We like to think that Housing Associations are caring and efficient landlords but occasionally I find an instance where they are not. I recently met an 89 year old widow who had asked her landlord – a housing association in Yorkshire – to replace her broken bath panel. They said that they could do this but would charge her over £100. She therefore got a private contractor to do the work for £20. Two questions: Why did she have to pay? And why are the housing association’s costs five times those in the private sector?

5th March 2013

I have been busy this week making the final preparations for our seminar ‘All You Want to Know about Housing Association Finance’ that will be held in London on 12th March 2013. The delegate packs are now all prepared and printed, and the accompanying book is at the printers. I am looking forward to meeting our delegates next Tuesday and to spending the day with them. There are still a few places available and further details can be downloaded from here.

The government’s welfare reforms will start to be introduced in April and concern is clearly growing among social landlords and their tenants regarding their effects. I chaired a meeting of Impact Housing Association’s board last Wednesday where welfare reform was one of the main items for discussion along with resident involvement and our community investment projects.

Last Friday’s Cumberland News had a major article on welfare reform that featured the effect that it will have on a tenant who I happen to know. He is in his fifties and is divorced with two children who do not live with him but who do visit. He is disabled and does voluntary work and lives in a two bedroom flat. He lives on benefits of £96 a week but from April these are being reduced by £14 a week because he is deemed to be under-occupying. His comment on the situation is:

“I think it’s totally unfair… I could put in for a one bedroom flat but there’s none available. The government wants people to take in a lodger but you need your privacy and where would my children stay (when they visit)… When you’re on £96 a week, £14 is a big drop. There’s nothing I can do about it. I don’t think the government realises how much it’s going to affect people like myself.”

25th February 2013

We have just updated our website to include:

  • A new blog page
  • A facility for people to book places on courses online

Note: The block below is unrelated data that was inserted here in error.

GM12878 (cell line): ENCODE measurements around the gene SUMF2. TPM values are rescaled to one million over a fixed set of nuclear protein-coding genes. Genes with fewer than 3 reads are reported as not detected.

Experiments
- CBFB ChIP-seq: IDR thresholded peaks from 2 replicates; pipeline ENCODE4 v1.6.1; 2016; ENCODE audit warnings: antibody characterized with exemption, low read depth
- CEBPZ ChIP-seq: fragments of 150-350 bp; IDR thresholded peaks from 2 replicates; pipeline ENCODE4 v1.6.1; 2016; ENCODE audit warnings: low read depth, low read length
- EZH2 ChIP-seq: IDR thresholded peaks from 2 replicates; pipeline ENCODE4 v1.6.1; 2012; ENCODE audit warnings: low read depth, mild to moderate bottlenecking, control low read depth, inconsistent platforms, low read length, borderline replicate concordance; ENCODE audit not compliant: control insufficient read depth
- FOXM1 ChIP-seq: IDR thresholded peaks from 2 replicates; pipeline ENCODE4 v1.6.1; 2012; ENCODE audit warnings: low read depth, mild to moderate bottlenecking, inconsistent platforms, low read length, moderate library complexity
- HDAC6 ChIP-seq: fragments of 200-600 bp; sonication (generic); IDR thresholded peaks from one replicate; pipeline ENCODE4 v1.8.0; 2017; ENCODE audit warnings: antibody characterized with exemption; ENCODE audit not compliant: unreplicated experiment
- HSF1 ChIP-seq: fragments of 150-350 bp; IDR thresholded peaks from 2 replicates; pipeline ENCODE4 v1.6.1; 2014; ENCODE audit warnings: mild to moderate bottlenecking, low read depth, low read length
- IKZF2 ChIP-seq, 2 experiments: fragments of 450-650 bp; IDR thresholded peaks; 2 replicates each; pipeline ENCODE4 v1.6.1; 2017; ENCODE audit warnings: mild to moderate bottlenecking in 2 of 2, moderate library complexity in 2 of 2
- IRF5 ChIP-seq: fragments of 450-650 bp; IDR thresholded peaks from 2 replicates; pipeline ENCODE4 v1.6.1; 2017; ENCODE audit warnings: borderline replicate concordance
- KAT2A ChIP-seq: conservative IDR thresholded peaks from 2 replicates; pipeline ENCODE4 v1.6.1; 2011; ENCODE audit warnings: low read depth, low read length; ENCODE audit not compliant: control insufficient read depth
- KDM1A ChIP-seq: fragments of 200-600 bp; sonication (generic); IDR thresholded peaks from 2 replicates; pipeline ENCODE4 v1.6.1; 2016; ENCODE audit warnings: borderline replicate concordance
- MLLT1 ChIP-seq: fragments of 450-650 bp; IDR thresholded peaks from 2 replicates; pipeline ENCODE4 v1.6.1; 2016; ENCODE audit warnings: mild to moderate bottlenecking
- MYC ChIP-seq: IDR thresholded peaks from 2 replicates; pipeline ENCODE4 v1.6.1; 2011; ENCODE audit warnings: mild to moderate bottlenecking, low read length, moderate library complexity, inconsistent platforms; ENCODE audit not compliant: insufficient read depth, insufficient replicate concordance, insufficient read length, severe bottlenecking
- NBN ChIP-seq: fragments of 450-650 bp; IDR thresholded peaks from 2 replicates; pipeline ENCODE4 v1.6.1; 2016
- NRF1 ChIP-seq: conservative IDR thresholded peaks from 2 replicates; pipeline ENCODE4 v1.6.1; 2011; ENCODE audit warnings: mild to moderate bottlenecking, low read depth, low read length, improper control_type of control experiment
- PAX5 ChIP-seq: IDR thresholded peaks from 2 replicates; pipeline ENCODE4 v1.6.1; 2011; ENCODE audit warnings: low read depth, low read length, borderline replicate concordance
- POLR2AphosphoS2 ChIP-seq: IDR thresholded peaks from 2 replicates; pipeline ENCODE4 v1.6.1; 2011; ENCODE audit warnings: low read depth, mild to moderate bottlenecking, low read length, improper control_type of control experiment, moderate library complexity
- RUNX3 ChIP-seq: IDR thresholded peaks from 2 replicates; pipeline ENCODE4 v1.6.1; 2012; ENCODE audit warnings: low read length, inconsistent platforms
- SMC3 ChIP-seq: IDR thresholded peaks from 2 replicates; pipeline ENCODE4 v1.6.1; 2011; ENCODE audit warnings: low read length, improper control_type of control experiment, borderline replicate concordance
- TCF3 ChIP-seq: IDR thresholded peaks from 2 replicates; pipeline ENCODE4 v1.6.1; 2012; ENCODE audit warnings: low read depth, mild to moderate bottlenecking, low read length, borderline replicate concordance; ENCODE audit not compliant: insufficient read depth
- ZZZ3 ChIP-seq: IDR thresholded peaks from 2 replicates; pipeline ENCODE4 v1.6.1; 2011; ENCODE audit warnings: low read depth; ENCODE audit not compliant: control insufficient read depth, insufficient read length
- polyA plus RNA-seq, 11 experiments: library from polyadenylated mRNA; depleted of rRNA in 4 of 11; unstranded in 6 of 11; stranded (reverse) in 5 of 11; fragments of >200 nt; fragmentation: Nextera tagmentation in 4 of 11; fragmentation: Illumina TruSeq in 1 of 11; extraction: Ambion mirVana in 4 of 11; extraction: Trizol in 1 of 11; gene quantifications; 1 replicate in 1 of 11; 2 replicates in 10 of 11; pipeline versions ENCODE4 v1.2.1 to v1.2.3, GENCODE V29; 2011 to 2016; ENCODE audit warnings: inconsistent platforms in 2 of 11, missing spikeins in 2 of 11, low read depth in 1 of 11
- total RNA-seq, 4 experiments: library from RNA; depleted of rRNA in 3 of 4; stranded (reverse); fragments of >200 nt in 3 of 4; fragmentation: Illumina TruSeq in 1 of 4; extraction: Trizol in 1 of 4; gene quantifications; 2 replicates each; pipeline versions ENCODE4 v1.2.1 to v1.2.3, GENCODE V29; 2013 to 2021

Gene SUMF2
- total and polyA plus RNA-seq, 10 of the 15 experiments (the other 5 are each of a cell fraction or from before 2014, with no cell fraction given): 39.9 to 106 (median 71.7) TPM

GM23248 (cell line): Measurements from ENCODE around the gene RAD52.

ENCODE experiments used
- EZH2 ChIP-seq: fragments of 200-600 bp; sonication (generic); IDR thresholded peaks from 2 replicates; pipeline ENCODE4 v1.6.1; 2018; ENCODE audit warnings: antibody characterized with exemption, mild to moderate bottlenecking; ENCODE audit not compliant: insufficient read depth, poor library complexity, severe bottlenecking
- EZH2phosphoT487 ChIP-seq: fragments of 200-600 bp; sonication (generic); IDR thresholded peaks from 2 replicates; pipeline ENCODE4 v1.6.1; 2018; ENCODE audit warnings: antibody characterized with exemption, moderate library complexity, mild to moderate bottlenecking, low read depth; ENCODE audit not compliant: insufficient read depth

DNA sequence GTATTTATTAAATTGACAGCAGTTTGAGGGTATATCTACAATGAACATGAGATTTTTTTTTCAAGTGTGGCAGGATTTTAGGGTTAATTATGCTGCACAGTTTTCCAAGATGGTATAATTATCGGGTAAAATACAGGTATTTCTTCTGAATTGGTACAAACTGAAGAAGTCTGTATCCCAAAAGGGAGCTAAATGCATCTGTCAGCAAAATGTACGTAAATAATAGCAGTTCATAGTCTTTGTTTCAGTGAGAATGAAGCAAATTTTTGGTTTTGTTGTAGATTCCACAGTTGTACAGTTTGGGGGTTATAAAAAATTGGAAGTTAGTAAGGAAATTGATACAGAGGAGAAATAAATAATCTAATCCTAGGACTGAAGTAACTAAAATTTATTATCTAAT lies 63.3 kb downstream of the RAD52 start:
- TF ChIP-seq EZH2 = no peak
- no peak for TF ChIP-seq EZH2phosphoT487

• A facility for people to order publications online

The website still contains all the information about AWICS and the services that we offer in management consultancy, training and independent residents' advice. It also contains our newsletters and briefing papers.

February has been a busy month in other ways. Our seminar 'All You Want to Know about Local Authority Housing Finance' in London was well attended and well received and we are now looking forward to the next session in Huddersfield in June. I have been pleased to provide in-house training for staff of the Homes & Communities Agency in 'All You Want to Know about Housing Association Finance' and to Weslo Housing Management's board and staff on 'All You Want to Know about Scottish Social Housing Finance'.

You may have read in the press that Irwin Mitchell are involved in a number of judicial reviews of Councils' policies for localised council tax reduction schemes. I have been pleased to support them in this with advice on the finance of local government and on the financial aspects of the schemes.

We have published the 2013 edition of 'All You Want to Know about Local Authority Housing Finance' - our authoritative, up to date and popular guide to this important subject.

Impact Housing Association, of which I am Chair, has been re-awarded the investors in people gold standard with an even higher score than previously. As Chair, I have been busy this month in developing performance measures for the board.

Our seminar 'All You Want to Know about Housing Association Finance' will be held in London on 12th March 2013. This event has proved popular but we still have a few places available.

For more information click one of the icons below:

Adrian Waite